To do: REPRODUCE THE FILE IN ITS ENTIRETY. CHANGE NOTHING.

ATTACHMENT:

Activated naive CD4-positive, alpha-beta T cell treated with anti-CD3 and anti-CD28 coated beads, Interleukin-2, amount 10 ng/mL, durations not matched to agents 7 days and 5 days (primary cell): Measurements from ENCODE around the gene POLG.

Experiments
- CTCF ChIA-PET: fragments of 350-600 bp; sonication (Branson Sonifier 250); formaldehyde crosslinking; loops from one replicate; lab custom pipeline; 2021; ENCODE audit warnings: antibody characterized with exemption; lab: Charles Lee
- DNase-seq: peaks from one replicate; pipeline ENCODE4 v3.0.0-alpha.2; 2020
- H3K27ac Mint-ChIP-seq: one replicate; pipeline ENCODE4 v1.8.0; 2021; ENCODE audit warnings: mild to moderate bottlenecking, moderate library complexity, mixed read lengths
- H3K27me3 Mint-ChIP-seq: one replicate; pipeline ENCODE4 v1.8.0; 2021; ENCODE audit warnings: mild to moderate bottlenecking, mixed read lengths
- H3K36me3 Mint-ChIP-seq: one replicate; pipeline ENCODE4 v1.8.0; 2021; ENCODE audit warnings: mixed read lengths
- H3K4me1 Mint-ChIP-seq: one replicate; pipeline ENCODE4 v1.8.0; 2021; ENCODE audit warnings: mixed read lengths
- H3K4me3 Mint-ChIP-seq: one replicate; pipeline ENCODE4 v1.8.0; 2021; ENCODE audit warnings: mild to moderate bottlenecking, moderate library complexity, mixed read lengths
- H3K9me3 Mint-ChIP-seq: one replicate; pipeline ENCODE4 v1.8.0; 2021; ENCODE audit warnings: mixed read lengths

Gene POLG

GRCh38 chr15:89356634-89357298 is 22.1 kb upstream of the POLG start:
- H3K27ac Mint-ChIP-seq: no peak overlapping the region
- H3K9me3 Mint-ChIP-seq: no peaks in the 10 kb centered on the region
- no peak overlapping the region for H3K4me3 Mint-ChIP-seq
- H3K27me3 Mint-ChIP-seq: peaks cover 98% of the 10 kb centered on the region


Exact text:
Activated naive CD4-positive, alpha-beta T cell treated with anti-CD3 and anti-CD28 coated beads, Interleukin-2, amount 10 ng/mL, durations not matched to agents 7 days and 5 days (primary cell): Measurements from ENCODE around the gene POLG.

Experiments
- CTCF ChIA-PET: fragments of 350-600 bp; sonication (Branson Sonifier 250); formaldehyde crosslinking; loops from one replicate; lab custom pipeline; 2021; ENCODE audit warnings: antibody characterized with exemption; lab: Charles Lee
- DNase-seq: peaks from one replicate; pipeline ENCODE4 v3.0.0-alpha.2; 2020
- H3K27ac Mint-ChIP-seq: one replicate; pipeline ENCODE4 v1.8.0; 2021; ENCODE audit warnings: mild to moderate bottlenecking, moderate library complexity, mixed read lengths
- H3K27me3 Mint-ChIP-seq: one replicate; pipeline ENCODE4 v1.8.0; 2021; ENCODE audit warnings: mild to moderate bottlenecking, mixed read lengths
- H3K36me3 Mint-ChIP-seq: one replicate; pipeline ENCODE4 v1.8.0; 2021; ENCODE audit warnings: mixed read lengths
- H3K4me1 Mint-ChIP-seq: one replicate; pipeline ENCODE4 v1.8.0; 2021; ENCODE audit warnings: mixed read lengths
- H3K4me3 Mint-ChIP-seq: one replicate; pipeline ENCODE4 v1.8.0; 2021; ENCODE audit warnings: mild to moderate bottlenecking, moderate library complexity, mixed read lengths
- H3K9me3 Mint-ChIP-seq: one replicate; pipeline ENCODE4 v1.8.0; 2021; ENCODE audit warnings: mixed read lengths

Gene POLG

GRCh38 chr15:89356634-89357298 is 22.1 kb upstream of the POLG start:
- H3K27ac Mint-ChIP-seq: no peak overlapping the region
- H3K9me3 Mint-ChIP-seq: no peaks in the 10 kb centered on the region
- no peak overlapping the region for H3K4me3 Mint-ChIP-seq
- H3K27me3 Mint-ChIP-seq: peaks cover 98% of the 10 kb centered on the region